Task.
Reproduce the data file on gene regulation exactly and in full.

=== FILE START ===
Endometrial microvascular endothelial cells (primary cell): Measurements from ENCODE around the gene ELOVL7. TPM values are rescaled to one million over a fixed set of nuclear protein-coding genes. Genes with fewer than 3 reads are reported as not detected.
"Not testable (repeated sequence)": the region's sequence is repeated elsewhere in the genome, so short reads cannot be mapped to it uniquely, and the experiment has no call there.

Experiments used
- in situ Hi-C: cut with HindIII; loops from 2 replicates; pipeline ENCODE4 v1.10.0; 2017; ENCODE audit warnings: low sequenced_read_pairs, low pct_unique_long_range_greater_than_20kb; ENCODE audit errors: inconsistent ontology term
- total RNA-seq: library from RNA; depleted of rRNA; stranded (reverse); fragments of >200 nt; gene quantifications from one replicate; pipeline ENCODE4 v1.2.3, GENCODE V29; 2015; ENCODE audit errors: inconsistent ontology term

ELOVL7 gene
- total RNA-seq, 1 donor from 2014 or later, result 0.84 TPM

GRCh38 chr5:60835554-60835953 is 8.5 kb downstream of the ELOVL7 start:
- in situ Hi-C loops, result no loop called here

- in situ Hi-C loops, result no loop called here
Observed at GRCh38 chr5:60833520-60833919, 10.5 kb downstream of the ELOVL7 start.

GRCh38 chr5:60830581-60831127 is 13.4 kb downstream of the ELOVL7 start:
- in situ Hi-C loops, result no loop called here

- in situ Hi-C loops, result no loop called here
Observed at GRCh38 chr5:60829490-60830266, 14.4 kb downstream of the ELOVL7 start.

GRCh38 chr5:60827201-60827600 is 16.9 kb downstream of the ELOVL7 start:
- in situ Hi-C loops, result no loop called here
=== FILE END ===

Endometrial microvascular endothelial cells (primary cell): Measurements from ENCODE around the gene ELOVL7. TPM values are rescaled to one million over a fixed set of nuclear protein-coding genes. Genes with fewer than 3 reads are reported as not detected.
"Not testable (repeated sequence)": the region's sequence is repeated elsewhere in the genome, so short reads cannot be mapped to it uniquely, and the experiment has no call there.

Experiments used
- in situ Hi-C: cut with HindIII; loops from 2 replicates; pipeline ENCODE4 v1.10.0; 2017; ENCODE audit warnings: low sequenced_read_pairs, low pct_unique_long_range_greater_than_20kb; ENCODE audit errors: inconsistent ontology term
- total RNA-seq: library from RNA; depleted of rRNA; stranded (reverse); fragments of >200 nt; gene quantifications from one replicate; pipeline ENCODE4 v1.2.3, GENCODE V29; 2015; ENCODE audit errors: inconsistent ontology term

ELOVL7 gene
- total RNA-seq, 1 donor from 2014 or later, result 0.84 TPM

GRCh38 chr5:60835554-60835953 is 8.5 kb downstream of the ELOVL7 start:
- in situ Hi-C loops, result no loop called here

- in situ Hi-C loops, result no loop called here
Observed at GRCh38 chr5:60833520-60833919, 10.5 kb downstream of the ELOVL7 start.

GRCh38 chr5:60830581-60831127 is 13.4 kb downstream of the ELOVL7 start:
- in situ Hi-C loops, result no loop called here

- in situ Hi-C loops, result no loop called here
Observed at GRCh38 chr5:60829490-60830266, 14.4 kb downstream of the ELOVL7 start.

GRCh38 chr5:60827201-60827600 is 16.9 kb downstream of the ELOVL7 start:
- in situ Hi-C loops, result no loop called here